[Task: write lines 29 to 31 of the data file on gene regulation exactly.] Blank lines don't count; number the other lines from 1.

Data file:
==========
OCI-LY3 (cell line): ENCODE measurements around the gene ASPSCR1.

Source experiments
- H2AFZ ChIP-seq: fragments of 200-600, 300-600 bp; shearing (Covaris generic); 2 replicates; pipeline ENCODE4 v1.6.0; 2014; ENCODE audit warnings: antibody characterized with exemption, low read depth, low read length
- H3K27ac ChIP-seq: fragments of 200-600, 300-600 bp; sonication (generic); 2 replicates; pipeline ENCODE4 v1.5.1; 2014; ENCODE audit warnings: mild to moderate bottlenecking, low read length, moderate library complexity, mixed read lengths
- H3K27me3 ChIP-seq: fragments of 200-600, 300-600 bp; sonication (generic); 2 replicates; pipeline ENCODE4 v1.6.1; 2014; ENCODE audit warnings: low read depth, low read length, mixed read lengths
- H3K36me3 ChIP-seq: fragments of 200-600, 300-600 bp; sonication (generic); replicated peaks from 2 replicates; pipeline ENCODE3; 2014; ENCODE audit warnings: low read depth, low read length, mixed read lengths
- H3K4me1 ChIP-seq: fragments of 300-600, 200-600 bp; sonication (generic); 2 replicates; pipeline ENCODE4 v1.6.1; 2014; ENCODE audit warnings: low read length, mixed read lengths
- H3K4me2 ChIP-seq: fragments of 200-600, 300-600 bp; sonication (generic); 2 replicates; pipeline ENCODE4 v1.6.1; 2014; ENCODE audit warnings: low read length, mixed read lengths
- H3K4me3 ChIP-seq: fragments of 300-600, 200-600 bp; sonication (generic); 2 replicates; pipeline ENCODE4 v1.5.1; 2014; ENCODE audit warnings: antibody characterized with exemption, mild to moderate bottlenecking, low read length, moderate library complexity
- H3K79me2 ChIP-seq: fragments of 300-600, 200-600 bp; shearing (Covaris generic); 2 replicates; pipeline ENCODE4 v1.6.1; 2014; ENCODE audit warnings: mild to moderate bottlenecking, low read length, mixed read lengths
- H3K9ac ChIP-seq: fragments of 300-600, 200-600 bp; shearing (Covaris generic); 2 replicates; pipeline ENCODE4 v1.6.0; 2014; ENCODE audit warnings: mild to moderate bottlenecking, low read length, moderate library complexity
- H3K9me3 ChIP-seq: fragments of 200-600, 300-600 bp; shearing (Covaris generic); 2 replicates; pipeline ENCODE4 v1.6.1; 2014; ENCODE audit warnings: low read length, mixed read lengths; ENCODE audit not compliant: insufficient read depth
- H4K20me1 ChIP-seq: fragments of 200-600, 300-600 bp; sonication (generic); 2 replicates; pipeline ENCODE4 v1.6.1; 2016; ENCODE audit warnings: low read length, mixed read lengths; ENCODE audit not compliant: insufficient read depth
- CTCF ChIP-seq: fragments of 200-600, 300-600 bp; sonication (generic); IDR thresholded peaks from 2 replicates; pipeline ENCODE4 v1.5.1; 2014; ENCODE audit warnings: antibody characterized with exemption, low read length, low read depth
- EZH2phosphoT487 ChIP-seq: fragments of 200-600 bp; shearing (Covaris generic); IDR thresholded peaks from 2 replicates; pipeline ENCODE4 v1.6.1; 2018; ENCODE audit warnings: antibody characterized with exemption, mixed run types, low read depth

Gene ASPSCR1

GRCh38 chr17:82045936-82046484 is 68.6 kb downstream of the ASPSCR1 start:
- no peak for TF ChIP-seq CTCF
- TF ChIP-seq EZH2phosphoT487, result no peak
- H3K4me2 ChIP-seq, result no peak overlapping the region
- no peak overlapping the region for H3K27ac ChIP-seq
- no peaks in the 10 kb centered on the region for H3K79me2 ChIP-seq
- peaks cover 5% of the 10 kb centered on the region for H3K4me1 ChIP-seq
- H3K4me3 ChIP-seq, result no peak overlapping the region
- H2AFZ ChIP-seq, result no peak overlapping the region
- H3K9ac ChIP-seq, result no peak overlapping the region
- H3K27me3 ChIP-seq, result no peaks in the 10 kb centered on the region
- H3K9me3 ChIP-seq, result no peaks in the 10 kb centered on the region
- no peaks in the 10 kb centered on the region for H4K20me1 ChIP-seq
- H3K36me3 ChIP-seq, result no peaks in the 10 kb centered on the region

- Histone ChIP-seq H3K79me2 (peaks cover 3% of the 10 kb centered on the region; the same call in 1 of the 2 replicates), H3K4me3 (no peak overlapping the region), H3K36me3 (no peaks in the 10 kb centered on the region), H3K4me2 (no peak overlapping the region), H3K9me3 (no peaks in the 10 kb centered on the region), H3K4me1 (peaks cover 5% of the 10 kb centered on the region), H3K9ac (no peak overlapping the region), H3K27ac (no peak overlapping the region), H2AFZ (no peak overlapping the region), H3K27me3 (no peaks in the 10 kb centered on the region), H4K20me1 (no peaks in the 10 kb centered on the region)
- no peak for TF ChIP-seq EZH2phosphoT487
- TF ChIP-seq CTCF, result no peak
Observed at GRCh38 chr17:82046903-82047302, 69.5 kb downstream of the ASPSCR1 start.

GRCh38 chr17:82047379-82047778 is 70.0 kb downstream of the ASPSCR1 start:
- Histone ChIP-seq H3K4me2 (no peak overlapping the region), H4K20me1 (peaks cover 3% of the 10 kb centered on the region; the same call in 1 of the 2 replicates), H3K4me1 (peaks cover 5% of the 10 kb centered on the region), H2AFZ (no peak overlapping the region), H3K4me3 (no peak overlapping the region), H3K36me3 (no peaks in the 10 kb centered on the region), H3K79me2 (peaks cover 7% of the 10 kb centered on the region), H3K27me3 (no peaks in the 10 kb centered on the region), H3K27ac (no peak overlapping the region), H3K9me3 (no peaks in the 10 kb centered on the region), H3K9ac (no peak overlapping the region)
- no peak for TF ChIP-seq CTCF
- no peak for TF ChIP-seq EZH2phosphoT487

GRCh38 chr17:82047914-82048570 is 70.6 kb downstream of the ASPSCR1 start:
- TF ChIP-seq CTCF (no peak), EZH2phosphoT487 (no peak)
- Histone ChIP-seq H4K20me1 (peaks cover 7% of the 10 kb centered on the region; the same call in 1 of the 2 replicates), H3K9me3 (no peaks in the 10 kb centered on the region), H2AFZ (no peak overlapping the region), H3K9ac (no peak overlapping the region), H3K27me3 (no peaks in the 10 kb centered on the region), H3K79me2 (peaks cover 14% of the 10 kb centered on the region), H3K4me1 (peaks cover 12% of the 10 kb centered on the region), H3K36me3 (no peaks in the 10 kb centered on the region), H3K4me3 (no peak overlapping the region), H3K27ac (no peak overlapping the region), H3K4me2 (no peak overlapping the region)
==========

- no peaks in the 10 kb centered on the region for H4K20me1 ChIP-seq
- H3K36me3 ChIP-seq, result no peaks in the 10 kb centered on the region

- Histone ChIP-seq H3K79me2 (peaks cover 3% of the 10 kb centered on the region; the same call in 1 of the 2 replicates), H3K4me3 (no peak overlapping the region), H3K36me3 (no peaks in the 10 kb centered on the region), H3K4me2 (no peak overlapping the region), H3K9me3 (no peaks in the 10 kb centered on the region), H3K4me1 (peaks cover 5% of the 10 kb centered on the region), H3K9ac (no peak overlapping the region), H3K27ac (no peak overlapping the region), H2AFZ (no peak overlapping the region), H3K27me3 (no peaks in the 10 kb centered on the region), H4K20me1 (no peaks in the 10 kb centered on the region)